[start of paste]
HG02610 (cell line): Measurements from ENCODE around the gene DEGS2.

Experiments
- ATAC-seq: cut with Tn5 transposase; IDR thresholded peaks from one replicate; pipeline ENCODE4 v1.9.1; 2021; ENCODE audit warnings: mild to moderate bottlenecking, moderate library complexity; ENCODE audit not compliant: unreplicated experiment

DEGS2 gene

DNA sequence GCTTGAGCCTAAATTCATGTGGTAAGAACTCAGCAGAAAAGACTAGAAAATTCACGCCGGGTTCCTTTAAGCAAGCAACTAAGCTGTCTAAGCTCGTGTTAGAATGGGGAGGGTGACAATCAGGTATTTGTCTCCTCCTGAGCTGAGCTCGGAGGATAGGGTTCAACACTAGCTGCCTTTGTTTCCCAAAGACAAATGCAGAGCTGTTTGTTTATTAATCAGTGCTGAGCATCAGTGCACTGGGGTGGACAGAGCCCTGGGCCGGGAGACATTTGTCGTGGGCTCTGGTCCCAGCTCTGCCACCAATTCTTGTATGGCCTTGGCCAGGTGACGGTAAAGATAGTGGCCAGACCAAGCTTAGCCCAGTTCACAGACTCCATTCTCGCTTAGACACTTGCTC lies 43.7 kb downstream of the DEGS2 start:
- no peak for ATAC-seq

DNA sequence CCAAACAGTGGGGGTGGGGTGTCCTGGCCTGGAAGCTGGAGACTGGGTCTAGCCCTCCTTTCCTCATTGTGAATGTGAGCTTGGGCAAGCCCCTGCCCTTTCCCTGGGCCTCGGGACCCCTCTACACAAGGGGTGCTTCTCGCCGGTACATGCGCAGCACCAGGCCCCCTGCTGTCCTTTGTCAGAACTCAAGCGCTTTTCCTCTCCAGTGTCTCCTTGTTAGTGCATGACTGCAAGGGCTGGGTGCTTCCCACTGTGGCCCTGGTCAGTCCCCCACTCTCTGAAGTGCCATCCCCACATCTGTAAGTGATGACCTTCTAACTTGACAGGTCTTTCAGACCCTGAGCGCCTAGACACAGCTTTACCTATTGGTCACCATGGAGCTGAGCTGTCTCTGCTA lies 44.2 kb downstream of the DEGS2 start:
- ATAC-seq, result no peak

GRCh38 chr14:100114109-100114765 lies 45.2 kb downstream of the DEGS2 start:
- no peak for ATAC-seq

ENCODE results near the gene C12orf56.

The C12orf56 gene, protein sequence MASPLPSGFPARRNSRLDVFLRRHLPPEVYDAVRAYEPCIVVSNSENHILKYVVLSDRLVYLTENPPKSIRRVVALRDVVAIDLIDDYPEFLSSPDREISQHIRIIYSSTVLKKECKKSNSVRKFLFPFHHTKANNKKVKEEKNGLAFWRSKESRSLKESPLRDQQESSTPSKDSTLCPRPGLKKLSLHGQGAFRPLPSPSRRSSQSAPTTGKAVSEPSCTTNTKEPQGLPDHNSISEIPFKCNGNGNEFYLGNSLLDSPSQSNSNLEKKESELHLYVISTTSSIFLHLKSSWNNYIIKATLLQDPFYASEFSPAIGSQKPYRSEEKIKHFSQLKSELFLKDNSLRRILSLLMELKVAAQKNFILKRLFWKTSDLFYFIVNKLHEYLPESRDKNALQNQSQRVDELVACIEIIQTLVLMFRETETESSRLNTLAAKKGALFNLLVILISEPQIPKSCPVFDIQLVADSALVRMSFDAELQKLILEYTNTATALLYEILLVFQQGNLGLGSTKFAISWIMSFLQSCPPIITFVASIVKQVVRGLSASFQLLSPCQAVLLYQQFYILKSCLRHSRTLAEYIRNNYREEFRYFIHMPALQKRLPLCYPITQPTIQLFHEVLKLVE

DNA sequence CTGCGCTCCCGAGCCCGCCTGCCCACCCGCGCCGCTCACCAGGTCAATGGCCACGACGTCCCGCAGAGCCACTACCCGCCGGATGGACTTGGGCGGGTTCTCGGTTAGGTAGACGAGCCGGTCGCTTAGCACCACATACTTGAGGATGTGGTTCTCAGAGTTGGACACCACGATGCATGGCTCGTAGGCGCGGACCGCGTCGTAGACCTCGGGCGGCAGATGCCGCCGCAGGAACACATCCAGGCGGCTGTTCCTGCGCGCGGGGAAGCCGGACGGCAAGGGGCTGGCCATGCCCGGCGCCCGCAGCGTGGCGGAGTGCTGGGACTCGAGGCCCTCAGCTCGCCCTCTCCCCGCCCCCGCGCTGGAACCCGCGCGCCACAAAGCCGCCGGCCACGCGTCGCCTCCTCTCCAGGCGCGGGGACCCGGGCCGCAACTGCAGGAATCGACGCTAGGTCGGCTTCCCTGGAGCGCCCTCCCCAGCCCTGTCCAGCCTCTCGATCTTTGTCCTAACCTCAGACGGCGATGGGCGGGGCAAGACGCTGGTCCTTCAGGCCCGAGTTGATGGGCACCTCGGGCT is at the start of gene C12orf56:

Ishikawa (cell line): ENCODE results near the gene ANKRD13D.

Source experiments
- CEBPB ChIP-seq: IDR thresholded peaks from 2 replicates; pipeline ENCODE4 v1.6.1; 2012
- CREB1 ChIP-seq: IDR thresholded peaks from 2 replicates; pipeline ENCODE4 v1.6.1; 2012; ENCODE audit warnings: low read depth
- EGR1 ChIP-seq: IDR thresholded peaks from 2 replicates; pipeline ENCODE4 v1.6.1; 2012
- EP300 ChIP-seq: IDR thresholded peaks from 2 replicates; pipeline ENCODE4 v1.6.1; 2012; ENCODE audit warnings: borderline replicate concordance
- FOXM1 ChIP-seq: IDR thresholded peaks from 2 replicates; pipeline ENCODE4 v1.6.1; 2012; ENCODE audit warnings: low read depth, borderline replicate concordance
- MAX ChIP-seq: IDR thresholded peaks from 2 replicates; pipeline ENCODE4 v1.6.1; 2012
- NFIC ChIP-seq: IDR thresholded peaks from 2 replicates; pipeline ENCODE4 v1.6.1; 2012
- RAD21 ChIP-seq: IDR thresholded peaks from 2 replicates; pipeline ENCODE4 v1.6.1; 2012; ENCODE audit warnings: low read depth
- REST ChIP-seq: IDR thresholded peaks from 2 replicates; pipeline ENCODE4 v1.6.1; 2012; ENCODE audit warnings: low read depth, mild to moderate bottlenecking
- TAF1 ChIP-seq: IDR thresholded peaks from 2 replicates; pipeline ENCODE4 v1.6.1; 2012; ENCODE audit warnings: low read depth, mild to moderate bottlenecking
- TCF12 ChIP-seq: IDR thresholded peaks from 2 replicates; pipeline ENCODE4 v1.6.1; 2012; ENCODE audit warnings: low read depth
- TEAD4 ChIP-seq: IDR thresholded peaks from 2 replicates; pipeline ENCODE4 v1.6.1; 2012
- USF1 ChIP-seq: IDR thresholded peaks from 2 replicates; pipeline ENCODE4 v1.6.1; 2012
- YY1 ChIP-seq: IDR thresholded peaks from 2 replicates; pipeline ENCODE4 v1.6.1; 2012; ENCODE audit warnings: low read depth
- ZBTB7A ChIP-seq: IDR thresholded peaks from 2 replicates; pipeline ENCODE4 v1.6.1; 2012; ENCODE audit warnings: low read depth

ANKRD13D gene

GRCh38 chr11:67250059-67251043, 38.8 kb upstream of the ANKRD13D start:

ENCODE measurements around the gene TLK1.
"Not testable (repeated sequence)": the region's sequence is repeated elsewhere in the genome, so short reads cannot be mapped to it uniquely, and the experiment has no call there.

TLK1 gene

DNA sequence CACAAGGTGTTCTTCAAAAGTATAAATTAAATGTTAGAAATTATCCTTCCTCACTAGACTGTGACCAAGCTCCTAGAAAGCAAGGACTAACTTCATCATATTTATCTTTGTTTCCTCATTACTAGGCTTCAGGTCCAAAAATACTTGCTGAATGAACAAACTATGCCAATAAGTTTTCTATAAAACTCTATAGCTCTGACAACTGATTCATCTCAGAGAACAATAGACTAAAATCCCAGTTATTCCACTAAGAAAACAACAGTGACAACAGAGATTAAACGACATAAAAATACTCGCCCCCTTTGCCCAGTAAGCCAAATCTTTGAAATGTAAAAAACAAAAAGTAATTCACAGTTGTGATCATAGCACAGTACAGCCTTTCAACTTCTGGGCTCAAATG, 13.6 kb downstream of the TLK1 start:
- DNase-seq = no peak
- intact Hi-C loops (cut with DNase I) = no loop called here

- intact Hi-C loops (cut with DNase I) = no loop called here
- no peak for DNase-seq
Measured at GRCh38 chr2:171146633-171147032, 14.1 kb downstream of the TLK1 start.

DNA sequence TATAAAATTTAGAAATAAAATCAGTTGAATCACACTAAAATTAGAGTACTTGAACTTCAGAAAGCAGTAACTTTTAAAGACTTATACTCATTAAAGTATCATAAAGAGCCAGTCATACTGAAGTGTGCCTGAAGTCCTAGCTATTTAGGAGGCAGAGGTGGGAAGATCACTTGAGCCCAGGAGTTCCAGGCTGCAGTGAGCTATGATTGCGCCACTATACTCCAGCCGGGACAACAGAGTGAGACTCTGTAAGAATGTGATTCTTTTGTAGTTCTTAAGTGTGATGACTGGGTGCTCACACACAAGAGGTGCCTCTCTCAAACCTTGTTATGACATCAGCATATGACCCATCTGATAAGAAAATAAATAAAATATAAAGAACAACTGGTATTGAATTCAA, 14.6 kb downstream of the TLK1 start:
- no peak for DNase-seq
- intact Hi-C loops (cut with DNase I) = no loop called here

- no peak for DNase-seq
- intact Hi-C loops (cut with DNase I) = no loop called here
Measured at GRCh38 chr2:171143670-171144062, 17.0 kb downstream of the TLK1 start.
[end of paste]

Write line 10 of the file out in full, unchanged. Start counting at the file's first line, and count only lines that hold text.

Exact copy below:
- no peak for ATAC-seq